A. Effects of sexual abuse
1. Sexually abused children vary widely as to how the abuse affects them. Some children
are relatively unaffected, some show short-term effects, some are more seriously affected.
2. Research on the effects of sexual abuse generally use clinical samples which cannot
be generalized to the entire population of sexually abused children.
3. Contrary to what most people believe, the long-term effects of sexual abuse are not
nearly as severe as is often assumed (Levitt & Pinnell, 1995; Rind & Harrington,
a. The effects of physical abuse and neglect are likely to be more serious and generate
more long-term damage (Ney, Fung, & Wickett, 1994).
b. When family dysfunction is controlled, the effects of sexual abuse wash out. This is
because both extrafamilial and intrafamilial sexual abuse are closely associated with
families that are dysfunctional and pathological (Alexander &
Lupfer, 1987, Beitchman
et al., 1991, Levitt & Pinnell, 1995; Nash et al., 1993).
3. Some factors seem to be associated with greater harm.
a. Because of the difficulties mentioned above, this does not in any way establish a
direct cause and effect link (Nash, Zivney, & Hulsey , 1993).
b. Also, there is no contributing factor that all studies agree on as being
consistently associated with greater harm.
c. Many studies report greater harm with use of force, genital as opposed to other
types of contact, sex with the father or stepfather, and long duration of repeated abuse.
d. Studies assessing the effect of age of onset have contradictory results.
4. A supportive environment, including a supportive, functional family, is associated
with less harm.
B. Treatment for sexually abused children
1. Role of the therapist vs. role of the evaluator
a. The professional conducting the evaluation as to whether abuse happened should not
be the professional who provides treatment for sexual abuse. The roles are different and
are contradictory in many respects.
b. Therapy should never be used to make a determination as to whether, in fact, abuse
c. A child should not be given therapy for sex abuse until there is a determination
that abuse has occurred (Ceci, 1994; Gardner, 1992; Wakefield & Underwager, 1988). If
the child needs treatment before a judicial determination, any treatment should address
whatever behavioral problems the child is having, but not focus on sexual abuse.
d. If a child is in therapy prior to such a determination, the child may ask questions
or talk about sexual abuse. Give careful responses that will not contaminate the child's
memory and answer questions honestly. Remember that the goal of therapy is to restore the
child to normal developmental growth as quickly as possible. This can be done without
focusing on abuse.
2. Begin with a careful individual and family assessment.
a. Children react to abuse differently. There are no typical symptoms of the sexually
abused child. Some children may need only reassurance and support, but not long-term
therapy. There is no such thing as a child sexual abuse syndrome that is diagnostic of
children who have been sexually abused.
b. The assessment should include some assessment of the child's developmental level,
descriptions from the parents as to problem behaviors, and information about the nature of
c. Emphasize measurable, objectively described behaviors and not hypothesized internal
d. Evaluate the extent to which the child's problems are the result of the
investigation process and the child's family's reactions to the disclosure. This includes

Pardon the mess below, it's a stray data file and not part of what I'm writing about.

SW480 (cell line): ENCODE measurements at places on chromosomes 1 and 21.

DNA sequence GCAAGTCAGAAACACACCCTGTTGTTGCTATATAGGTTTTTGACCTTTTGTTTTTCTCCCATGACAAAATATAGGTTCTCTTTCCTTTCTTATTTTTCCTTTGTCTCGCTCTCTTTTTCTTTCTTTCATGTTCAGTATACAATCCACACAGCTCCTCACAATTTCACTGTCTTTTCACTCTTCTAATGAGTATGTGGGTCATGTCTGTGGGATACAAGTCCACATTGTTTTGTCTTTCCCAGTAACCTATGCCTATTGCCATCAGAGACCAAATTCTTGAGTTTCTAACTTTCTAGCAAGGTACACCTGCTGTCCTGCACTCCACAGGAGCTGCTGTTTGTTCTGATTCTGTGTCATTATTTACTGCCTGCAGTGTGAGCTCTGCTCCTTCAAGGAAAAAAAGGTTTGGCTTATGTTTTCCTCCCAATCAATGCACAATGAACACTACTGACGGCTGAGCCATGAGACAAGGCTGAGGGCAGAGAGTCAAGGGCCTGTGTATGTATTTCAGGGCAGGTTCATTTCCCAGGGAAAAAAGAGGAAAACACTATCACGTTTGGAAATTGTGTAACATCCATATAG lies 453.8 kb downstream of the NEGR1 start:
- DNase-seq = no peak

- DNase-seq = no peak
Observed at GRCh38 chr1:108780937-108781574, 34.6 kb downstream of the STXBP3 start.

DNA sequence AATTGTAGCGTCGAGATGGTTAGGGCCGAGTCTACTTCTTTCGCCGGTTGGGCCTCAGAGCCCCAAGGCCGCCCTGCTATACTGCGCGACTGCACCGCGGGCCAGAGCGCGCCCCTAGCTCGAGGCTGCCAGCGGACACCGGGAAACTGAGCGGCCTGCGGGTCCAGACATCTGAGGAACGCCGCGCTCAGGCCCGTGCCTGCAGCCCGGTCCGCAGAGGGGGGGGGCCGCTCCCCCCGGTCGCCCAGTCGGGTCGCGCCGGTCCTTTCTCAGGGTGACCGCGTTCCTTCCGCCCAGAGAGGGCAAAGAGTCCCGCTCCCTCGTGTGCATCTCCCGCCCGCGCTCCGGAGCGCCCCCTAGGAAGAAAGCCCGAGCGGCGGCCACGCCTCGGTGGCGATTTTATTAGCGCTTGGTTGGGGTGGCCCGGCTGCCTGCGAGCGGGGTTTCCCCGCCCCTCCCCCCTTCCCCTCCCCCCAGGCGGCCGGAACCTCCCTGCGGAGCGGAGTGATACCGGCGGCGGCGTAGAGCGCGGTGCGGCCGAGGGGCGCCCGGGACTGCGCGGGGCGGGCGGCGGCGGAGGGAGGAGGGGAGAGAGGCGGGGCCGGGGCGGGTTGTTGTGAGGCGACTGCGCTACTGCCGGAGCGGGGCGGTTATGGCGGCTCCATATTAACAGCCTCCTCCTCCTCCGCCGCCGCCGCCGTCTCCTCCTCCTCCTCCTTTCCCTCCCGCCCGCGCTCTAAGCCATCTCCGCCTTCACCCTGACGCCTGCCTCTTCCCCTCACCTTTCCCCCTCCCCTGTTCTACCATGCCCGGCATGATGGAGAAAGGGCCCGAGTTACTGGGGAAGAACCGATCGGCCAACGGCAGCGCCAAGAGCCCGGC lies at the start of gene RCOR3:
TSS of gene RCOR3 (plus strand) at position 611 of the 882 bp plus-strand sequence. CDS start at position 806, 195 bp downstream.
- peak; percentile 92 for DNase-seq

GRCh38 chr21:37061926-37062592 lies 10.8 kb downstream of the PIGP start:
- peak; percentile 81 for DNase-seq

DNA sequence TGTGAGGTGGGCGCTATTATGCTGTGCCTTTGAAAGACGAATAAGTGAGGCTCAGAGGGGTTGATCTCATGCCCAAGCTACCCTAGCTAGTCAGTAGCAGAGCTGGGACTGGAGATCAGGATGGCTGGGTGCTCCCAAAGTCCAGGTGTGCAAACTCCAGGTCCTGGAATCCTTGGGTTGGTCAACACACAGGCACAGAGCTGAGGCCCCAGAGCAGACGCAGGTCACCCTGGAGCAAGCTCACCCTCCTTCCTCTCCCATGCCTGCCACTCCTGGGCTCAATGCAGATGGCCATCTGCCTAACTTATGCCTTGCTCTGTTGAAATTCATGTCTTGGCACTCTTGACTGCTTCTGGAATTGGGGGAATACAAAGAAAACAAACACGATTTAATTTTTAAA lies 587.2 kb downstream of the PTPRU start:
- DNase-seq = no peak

interviews by law enforcement and social services, foster home placement, genital
examinations, publicity about the case in the media which results in the child's peers
knowing about the abuse, foster home placement, and termination of contact with a parent.
e. In intrafamilial abuse, assess the degree of danger for future abuse. In the United
States, this is not likely to be a problem since either the perpetrator or the child will
be removed from home.
f. Assess the family system and the strengths and problems. This can be done through
behavioral observation of the family in interaction as well as through individual
assessments of all members of the family. Stress and rely upon valid and reliable
statistical and actuarial methods as much as possible. These measures may include
personality, intellectual functioning, and strengths and resources.
3. Include standardized measures of the child's problems.
a. For example, the Child Behavior Checklist (Achenbach &
Louisville Behavior Checklist (Miller), and the Personality Inventory for Children
et al). These are parent-report checklists that differentiate between children with
psychopathology from children in the general population and provide descriptive
information of the child's assets and problems.
b. Do not use drawings for anything other than interview aids and conversation
starters. There is no evidence that the symbolic sign approach to children's drawings is
reliable or valid.
4. Do not convey to the parents or the child that the child is likely to be seriously
and perhaps permanently damaged by the abuse.
a. The exaggerated emphasis on the harmful effects of abuse can leave the family
hopeless, fearful, and anxious. This can become a self-fulfilling prophecy.
b. If long-term, intensive therapy is given to a child who does not need it, a
relatively brief, although unpleasant event, in the child's perception, may be blown up
into a major catastrophic event. Misguided therapy may teach a child to be a lifelong
5. If a careful assessment indicates no problems, do not give the child long-term
intensive therapy. Reassure the child and be in a monitoring role with the child and
parents. If problems appear later, they can be addressed.
6. Family involvement is essential.